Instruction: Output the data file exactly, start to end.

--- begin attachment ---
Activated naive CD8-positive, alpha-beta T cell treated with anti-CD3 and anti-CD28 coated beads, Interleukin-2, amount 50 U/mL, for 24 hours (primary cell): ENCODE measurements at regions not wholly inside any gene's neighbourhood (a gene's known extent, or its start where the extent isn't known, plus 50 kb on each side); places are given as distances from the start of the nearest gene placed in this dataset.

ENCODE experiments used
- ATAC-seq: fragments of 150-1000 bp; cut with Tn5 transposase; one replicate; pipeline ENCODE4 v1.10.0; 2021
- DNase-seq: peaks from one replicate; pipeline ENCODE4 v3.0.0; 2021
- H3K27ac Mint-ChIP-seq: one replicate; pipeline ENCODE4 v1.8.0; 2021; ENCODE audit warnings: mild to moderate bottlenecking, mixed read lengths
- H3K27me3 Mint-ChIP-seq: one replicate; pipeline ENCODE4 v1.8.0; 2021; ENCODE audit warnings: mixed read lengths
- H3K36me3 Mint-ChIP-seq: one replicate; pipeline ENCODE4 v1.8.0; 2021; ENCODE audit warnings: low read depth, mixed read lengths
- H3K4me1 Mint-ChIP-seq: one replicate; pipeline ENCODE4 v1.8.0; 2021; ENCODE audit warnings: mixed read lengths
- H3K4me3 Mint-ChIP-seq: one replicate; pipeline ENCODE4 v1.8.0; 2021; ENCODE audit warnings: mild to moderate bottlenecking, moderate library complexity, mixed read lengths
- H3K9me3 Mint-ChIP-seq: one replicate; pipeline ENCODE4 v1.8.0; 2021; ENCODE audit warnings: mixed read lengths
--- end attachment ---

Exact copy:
Activated naive CD8-positive, alpha-beta T cell treated with anti-CD3 and anti-CD28 coated beads, Interleukin-2, amount 50 U/mL, for 24 hours (primary cell): ENCODE measurements at regions not wholly inside any gene's neighbourhood (a gene's known extent, or its start where the extent isn't known, plus 50 kb on each side); places are given as distances from the start of the nearest gene placed in this dataset.

ENCODE experiments used
- ATAC-seq: fragments of 150-1000 bp; cut with Tn5 transposase; one replicate; pipeline ENCODE4 v1.10.0; 2021
- DNase-seq: peaks from one replicate; pipeline ENCODE4 v3.0.0; 2021
- H3K27ac Mint-ChIP-seq: one replicate; pipeline ENCODE4 v1.8.0; 2021; ENCODE audit warnings: mild to moderate bottlenecking, mixed read lengths
- H3K27me3 Mint-ChIP-seq: one replicate; pipeline ENCODE4 v1.8.0; 2021; ENCODE audit warnings: mixed read lengths
- H3K36me3 Mint-ChIP-seq: one replicate; pipeline ENCODE4 v1.8.0; 2021; ENCODE audit warnings: low read depth, mixed read lengths
- H3K4me1 Mint-ChIP-seq: one replicate; pipeline ENCODE4 v1.8.0; 2021; ENCODE audit warnings: mixed read lengths
- H3K4me3 Mint-ChIP-seq: one replicate; pipeline ENCODE4 v1.8.0; 2021; ENCODE audit warnings: mild to moderate bottlenecking, moderate library complexity, mixed read lengths
- H3K9me3 Mint-ChIP-seq: one replicate; pipeline ENCODE4 v1.8.0; 2021; ENCODE audit warnings: mixed read lengths